Theranostics 2019; 9(8):2129-2142. doi:10.7150/thno.31179
Preclinical efficacy of hK2 targeted [177Lu]hu11B6 for prostate cancer theranostics
1. Division of Oncology and Pathology, Department of Clinical Sciences Lund, Lund University, Lund, Sweden
2. Department of Medical Physics and Biomedical Engineering, Sahlgrenska University Hospital, Gothenburg, Sweden
3. Molecular Pharmacology Program, Sloan Kettering Institute, Memorial Sloan Kettering Cancer Center, New York, NY 10065, USA
4. Division of Medical Radiation Physics, Department of Clinical Sciences Lund, Lund University, Lund, Sweden
5. Department of Radiology, Washington University School of Medicine, Saint Louis, MO, 63108, USA.
6. Department of Medical Physics, Memorial Sloan Kettering Cancer Center, New York, NY 10065, USA.
7. Department of Radiopharmacy, Karolinska University Hospital, Stockholm, Sweden
8. Department of Clinical Neuroscience, Karolinska Institutet, Stockholm, Sweden
9. Department of Molecular and Medical Pharmacology, David Geffen School of Medicine at University of California, Los Angeles (UCLA), CA, USA
Timmermand OV, Elgqvist J, Beattie KA, Örbom A, Larsson E, Eriksson SE, Thorek DLJ, Beattie BJ, Tran TA, Ulmert D, Strand SE. Preclinical efficacy of hK2 targeted [177Lu]hu11B6 for prostate cancer theranostics. Theranostics 2019; 9(8):2129-2142. doi:10.7150/thno.31179. Available from http://www.thno.org/v09p2129.htm
Androgen ablating drugs increase life expectancy in men with metastatic prostate cancer, but resistance inevitably develops. In a majority of these recurrent tumors, the androgen axis is reactivated in the form of increased androgen receptor (AR) expression. Targeting proteins that are expressed as a down-stream effect of AR activity is a promising rationale for management of this disease. The humanized IgG1 antibody hu11B6 internalizes into prostate and prostate cancer (PCa) cells by binding to the catalytic cleft of human kallikrein 2 (hK2), a prostate specific enzyme governed by the AR-pathway. In a previous study, hu11B6 conjugated with Actinium-225 (225Ac), a high linear energy transfer (LET) radionuclide, was shown to generate an AR-upregulation driven feed-forward mechanism that is believed to enhance therapeutic efficacy. We assessed the efficacy of hu11B6 labeled with a low LET beta-emitter, Lutetium-177 (177Lu) and investigated whether similar tumor killing and AR-enhancement is produced. Moreover, single-photon emission computed tomography (SPECT) imaging of 177Lu is quantitatively accurate and can be used to perform treatment planning. [177Lu]hu11B6 therefore has significant potential as a theranostic agent.
Materials and Methods: Subcutaneous PCa xenografts (LNCaP s.c.) were grown in male mice. Biokinetics at 4-336 h post injection and uptake as a function of the amount of hu11B6 injected at 72 h were studied. Over a 30 to 120-day treatment period the therapeutic efficacy of different activities of [177Lu]hu11B6 were assessed by volumetric tumor measurements, blood cell counts, molecular analysis of the tumor as well as SPECT/CT imaging. Organ specific mean absorbed doses were calculated, using a MIRD-scheme, based on biokinetic data and rodent specific S-factors from a modified MOBY phantom. Tumor tissues of treated xenografts were immunohistochemically (IHC) stained for Ki-67 (proliferation) and AR, SA-β-gal activity (senescence) and analyzed by digital autoradiography (DAR).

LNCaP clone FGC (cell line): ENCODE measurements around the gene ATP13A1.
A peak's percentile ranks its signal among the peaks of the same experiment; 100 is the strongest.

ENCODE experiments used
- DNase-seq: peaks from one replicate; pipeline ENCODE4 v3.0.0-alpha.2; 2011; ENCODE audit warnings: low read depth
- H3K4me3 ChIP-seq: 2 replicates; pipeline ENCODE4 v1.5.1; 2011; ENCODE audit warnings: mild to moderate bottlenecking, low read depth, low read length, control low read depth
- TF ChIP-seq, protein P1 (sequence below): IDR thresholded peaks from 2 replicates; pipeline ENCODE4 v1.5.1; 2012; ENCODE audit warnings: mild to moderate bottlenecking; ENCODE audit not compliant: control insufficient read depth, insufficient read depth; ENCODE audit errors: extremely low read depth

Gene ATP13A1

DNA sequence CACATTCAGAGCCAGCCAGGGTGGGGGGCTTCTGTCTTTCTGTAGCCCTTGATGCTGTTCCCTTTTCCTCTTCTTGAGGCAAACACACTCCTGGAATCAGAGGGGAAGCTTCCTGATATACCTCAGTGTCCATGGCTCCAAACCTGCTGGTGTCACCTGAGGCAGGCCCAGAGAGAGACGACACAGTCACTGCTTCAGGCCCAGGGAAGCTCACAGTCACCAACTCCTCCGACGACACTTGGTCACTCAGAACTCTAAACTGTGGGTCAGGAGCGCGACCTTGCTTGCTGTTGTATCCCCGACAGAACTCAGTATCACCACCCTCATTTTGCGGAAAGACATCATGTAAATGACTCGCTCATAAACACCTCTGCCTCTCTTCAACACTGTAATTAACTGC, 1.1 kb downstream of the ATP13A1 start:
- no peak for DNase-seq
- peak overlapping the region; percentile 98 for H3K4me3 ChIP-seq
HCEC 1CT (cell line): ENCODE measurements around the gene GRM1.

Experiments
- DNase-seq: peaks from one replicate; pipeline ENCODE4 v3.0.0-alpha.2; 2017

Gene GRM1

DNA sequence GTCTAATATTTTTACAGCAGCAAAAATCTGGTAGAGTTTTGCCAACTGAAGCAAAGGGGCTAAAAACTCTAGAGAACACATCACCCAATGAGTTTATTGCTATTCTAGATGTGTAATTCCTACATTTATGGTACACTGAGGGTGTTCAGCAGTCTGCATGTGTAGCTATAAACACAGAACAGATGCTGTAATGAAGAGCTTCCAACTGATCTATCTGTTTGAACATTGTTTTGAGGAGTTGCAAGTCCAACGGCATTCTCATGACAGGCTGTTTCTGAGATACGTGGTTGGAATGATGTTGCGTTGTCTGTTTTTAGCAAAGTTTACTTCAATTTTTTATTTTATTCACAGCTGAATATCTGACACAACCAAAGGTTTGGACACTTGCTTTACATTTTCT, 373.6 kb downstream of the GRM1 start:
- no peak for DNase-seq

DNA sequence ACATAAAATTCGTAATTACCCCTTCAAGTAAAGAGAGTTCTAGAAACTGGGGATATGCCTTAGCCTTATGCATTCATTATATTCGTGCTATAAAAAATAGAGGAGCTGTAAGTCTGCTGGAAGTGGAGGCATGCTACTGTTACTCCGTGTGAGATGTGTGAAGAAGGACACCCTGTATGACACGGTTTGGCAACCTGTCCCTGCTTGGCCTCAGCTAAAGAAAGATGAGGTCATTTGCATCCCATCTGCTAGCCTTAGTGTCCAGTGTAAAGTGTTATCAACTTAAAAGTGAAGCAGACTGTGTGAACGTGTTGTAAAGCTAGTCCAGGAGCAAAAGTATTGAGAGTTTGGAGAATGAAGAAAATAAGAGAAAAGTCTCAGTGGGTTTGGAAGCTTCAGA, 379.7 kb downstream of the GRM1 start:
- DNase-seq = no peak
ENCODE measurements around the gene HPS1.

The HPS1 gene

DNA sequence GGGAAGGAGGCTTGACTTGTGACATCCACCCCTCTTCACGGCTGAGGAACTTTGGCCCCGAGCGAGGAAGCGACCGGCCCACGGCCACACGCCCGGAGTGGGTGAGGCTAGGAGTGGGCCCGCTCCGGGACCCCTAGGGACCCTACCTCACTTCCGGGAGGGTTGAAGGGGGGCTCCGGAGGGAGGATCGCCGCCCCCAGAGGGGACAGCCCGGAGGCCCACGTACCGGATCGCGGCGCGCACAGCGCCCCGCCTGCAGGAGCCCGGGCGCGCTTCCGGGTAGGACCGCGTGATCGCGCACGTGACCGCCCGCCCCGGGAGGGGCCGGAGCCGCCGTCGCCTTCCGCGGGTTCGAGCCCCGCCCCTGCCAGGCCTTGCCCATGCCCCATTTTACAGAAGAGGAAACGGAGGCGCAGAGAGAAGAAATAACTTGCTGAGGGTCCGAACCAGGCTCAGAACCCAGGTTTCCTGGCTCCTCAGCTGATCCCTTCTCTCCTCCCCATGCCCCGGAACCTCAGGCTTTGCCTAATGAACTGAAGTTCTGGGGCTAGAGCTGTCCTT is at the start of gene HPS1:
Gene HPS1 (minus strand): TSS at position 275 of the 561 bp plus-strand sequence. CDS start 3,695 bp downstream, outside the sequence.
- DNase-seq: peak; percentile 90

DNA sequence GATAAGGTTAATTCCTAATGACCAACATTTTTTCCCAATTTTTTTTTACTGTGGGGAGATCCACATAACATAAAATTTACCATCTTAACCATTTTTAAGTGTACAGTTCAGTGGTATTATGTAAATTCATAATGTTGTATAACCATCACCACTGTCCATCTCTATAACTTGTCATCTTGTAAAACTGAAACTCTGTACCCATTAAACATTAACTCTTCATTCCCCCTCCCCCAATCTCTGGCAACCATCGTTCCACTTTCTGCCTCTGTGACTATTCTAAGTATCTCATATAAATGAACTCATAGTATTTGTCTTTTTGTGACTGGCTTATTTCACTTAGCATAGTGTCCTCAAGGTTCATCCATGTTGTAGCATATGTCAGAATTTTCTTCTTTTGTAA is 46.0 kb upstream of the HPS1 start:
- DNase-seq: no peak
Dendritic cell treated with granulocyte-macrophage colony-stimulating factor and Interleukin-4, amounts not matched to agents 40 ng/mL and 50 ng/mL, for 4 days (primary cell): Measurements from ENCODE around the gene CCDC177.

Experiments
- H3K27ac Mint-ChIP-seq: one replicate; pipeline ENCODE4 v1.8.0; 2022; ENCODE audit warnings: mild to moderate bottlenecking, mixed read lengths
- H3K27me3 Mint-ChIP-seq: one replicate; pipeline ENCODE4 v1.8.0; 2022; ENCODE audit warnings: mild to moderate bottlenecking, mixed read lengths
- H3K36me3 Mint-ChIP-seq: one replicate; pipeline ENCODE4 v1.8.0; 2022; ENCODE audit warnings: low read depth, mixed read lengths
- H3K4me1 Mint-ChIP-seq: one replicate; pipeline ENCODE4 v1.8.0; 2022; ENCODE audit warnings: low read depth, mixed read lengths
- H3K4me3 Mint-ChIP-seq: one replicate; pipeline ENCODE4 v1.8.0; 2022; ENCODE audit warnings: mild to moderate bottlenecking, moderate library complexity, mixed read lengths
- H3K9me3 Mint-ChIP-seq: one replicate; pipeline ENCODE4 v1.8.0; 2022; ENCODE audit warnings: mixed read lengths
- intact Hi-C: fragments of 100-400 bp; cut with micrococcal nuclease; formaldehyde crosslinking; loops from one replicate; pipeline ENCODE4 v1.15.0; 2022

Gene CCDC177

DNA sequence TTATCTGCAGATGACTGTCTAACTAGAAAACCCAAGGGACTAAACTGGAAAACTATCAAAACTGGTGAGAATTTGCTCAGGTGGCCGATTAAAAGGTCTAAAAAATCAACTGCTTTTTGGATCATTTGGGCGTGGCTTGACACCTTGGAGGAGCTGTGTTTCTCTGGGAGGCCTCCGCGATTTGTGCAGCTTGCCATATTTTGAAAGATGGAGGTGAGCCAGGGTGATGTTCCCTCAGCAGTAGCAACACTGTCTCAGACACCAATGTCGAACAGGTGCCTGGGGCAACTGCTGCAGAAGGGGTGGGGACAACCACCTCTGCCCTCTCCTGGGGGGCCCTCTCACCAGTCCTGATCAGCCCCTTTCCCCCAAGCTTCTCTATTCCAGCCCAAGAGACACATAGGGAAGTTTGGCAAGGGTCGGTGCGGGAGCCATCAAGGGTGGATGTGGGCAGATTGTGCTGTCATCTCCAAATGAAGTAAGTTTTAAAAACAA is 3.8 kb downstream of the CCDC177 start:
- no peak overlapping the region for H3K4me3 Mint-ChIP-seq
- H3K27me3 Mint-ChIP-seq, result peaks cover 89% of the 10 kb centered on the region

Results: Organ-to-blood and tumor-to-blood ratios were independent of hu11B6 specific activity except for the highest amount of antibody (150 µg). Tumor accumulation of [177Lu]hu11B6 peaked at 168 h with a specific uptake of 29 ± 9.1 percent injected activity per gram (%IA/g) and low accumulation in normal organs except in the submandibular gland (15 ± 4.5 %IA/g), attributed to a cross-reaction with mice kallikreins in this organ, was seen. However, SPECT imaging with therapeutic amounts of [177Lu]hu11B6 revealed no peak in tumor accumulation at 7 d, probably due to cellular retention of 177Lu and decreasing tumor volumes. For [177Lu]hu11B6 treated mice, tumor decrements of up to 4/5 of the initial tumor volume and reversible myelotoxicity with a nadir at 12 d were observed after a single injection. Tumor volume reduction correlated with injected activity and the absorbed dose. IHC revealed retained expression of AR throughout treatment and that Ki-67 staining reached a nadir at 9-14 d which coincided with high SA- β-gal activity (14 d). Quantification of nuclei staining showed that Ki-67 expression correlated negatively with activity uptake. AR expression levels in cells surviving therapy compared to previous timepoints and to controls at 30 d were significantly increased (p = 0.017).
Conclusions: This study shows that hu11B6 labeled with the low LET beta-emitting radionuclide 177Lu can deliver therapeutic absorbed doses to prostate cancer xenografts with transient hematological side-effects. The tumor response correlated with the absorbed dose both on a macro and a small scale dosimetric level. Analysis of AR staining showed that AR protein levels increased late in the study suggesting a therapeutic mechanism, a feed forward mechanism coupled to AR driven response to DNA damage or clonal lineage selection, similar to that reported in high LET alpha-particle therapy using 225Ac labeled hu11B6, however emerging at a later timepoint.